The US behaved like a fast-growing market
The most surprising feature of 2010 was the relatively strong performance of mature geographical markets, such as the US and Germany and traditional media, like free-to-air television. The headline was “The US and traditional media bite back.” Indeed, the US behaved more like a fast-growing market, or as some others insist on calling them, an emerging market (despite the fact that many of them, like China, the world’s second largest economy, have emerged), growing at 7%, against GDP growth of around 3%.
There seem to be a number of possible reasons for this. First, there was an element of ‘dead-cat bounce’, as advertising as a proportion of US GDP probably reached a low not seen since the mid-1970s in 2009 and massive government and central bank-driven fiscal and monetary stimuli kicked in and stimulated activity from the heavily-depressed levels of 2009. Second, there was a significant increase in activity in sectors that had been heavily cut, such as automobiles, financial services and retail (and a number of new marketing ‘wars’ such as automobiles and telecommunications), further stimulated by heavy political spending around the mid-term Congressional elections, especially following the United States Supreme Court decision permitting freer lobbying. Third, there was significant excess traditional media inventory, which reduced prices and made traditional media relatively more attractive, perhaps also stimulated by a feeling that new media were more about price and deal, and traditional media more about brand building and brand equity.
Finally, and most importantly, post-Lehman and the several corporate crises, we have seen a concern, or even fear, amongst chairmen and CEOs and in the boardroom about making mistakes and a consequent emphasis on cost containment and unwillingness to add to fixed expenses or capacity. Western-based multinationals are said to have over $2 trillion in cash on their balance sheets, but unemployment remains at stubbornly high levels, with only increases in temporary employment and limited expansion of fixed capacity in Western markets. Hence, a willingness to invest in the brand and maintain or increase market share, rather than increasing capacity and fixed expenses.
In the third quarter constant currency revenues in the US were up 9.9%, which continued into the final quarter, with growth of 9.8%.
Together with this improved top-line growth, the Group has benefited from the cost actions taken, particularly towards the end of 2009, to adjust headcount and staff costs. As a result, headline PBIT margins have improved by 3.0 margin points before incentives and by 1.5 margin points after incentives. As mentioned earlier, headline PBIT margins in the second half of 2010 were above both the second half of 2009 and the second half of 2008, adjusted for the impact of TNS. Bonus pools have been refilled and, as a percentage of headline profit before bonuses and income from associates, are close to maximum levels.
On a like-for-like basis, average headcount has fallen by over 4%, compared with 2009, although given the substantial increase in like-for-like revenues of 8.0% in the second half of the year, our operating companies have begun to invest in more talent. Revenue conversion post-incentives, that is incremental profit as a proportion of incremental revenue, was very strong at 33%, as our operating companies benefited from the actions to reduce both staff costs and other operating costs in 2009 and during 2010.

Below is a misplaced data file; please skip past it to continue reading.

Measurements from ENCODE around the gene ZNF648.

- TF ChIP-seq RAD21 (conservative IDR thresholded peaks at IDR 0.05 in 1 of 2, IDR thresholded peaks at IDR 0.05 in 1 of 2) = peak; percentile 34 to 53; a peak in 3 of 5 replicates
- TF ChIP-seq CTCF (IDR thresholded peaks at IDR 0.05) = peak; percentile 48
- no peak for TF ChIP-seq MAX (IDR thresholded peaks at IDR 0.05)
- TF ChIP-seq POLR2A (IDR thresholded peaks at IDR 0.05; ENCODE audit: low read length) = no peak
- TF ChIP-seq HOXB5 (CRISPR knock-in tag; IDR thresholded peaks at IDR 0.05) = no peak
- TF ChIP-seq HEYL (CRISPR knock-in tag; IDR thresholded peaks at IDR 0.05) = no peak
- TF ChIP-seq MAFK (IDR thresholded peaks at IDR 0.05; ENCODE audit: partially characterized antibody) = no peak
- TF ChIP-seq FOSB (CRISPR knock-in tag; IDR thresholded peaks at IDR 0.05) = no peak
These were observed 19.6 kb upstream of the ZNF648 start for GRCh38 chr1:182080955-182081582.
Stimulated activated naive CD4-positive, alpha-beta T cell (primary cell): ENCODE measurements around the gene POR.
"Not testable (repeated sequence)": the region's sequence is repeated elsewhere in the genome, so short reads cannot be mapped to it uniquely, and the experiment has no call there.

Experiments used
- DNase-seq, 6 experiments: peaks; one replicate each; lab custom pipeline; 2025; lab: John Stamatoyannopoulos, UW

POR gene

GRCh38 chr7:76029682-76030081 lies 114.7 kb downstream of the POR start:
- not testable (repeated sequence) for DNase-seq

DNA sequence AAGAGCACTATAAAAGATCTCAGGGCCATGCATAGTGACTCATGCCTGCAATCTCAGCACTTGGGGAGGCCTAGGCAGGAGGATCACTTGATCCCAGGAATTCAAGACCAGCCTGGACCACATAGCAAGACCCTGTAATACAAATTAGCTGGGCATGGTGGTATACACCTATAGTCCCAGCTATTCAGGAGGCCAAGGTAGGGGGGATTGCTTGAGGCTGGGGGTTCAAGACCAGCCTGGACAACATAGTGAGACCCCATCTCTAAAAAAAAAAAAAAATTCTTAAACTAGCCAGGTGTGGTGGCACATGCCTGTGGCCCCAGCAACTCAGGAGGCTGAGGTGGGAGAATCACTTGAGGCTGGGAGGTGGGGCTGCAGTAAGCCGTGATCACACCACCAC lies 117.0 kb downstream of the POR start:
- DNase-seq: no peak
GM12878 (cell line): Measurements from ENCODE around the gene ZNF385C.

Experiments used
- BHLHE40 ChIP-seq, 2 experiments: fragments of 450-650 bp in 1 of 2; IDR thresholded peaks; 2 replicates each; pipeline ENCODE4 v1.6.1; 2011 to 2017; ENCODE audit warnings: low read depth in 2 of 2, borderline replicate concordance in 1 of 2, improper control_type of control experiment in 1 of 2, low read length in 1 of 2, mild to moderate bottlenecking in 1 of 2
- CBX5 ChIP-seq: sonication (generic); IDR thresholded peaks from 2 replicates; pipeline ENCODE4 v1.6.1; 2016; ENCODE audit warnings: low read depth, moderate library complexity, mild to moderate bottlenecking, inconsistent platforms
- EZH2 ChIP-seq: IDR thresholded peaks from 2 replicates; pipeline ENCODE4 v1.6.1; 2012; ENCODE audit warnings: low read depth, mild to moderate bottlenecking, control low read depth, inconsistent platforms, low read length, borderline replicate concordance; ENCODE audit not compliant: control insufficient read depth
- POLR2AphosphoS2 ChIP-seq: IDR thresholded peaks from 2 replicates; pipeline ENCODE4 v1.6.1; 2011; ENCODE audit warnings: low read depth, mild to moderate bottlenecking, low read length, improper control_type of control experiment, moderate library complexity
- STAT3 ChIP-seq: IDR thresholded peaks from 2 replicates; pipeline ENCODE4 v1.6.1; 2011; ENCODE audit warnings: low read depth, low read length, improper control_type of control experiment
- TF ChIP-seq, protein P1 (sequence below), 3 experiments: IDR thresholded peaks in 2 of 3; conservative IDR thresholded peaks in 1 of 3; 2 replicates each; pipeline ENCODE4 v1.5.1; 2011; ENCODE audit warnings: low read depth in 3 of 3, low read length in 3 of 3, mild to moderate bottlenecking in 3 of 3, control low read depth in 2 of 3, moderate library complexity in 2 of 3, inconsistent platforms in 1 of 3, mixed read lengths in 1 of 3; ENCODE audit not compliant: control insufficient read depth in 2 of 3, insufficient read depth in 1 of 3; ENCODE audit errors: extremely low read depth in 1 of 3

Geographically, revenue growth continued to strengthen in the final quarter, particularly in the UK, Central and Eastern Europe, the Middle East, Latin America, Africa and Australia, with the US and Asia (excluding Australia and New Zealand) maintaining the strong growth seen in the third quarter. Western Continental Europe remained difficult, with growth in the final quarter of just over 3%, with France, Spain, Greece, Ireland and Belgium still under pressure. The US continued the strong growth seen in the third quarter, up 9.8%. The UK showed its strongest growth of the year at 9.7%. Latin America was up 6.5% in the fourth quarter in constant currency, but on a like-for-like basis was up almost 15%, reflecting the disposal of a call centre business in Argentina in September. Asia, excluding Australia and New Zealand, grew at 13.6%, which was the same as the third quarter. Mainland China and India continued their strong growth with revenue up over 18% and almost 15% respectively in the final quarter. Other major markets in Asia also showed strong growth, including South Korea, Singapore, Indonesia and more surprisingly Japan, driven by Ogilvy, GroupM and Kantar.
Markets outside North America now account for 65% of our revenues, up from 61% five years ago. The influence of the faster-growing markets outside North America is increasing rapidly.
|Western Continental Europe||10||2.7|
|Asia Pacific, Latin America, Africa & Middle East and Central & Eastern Europe||10||5.6|
|Western Continental Europe||10||9.5|
|Asia Pacific, Latin America, Africa & Middle East and Central & Eastern Europe||10||14.3|
|Western Continental Europe||26|
|Asia Pacific, Latin America, Africa & Middle East and Central & Eastern Europe||27|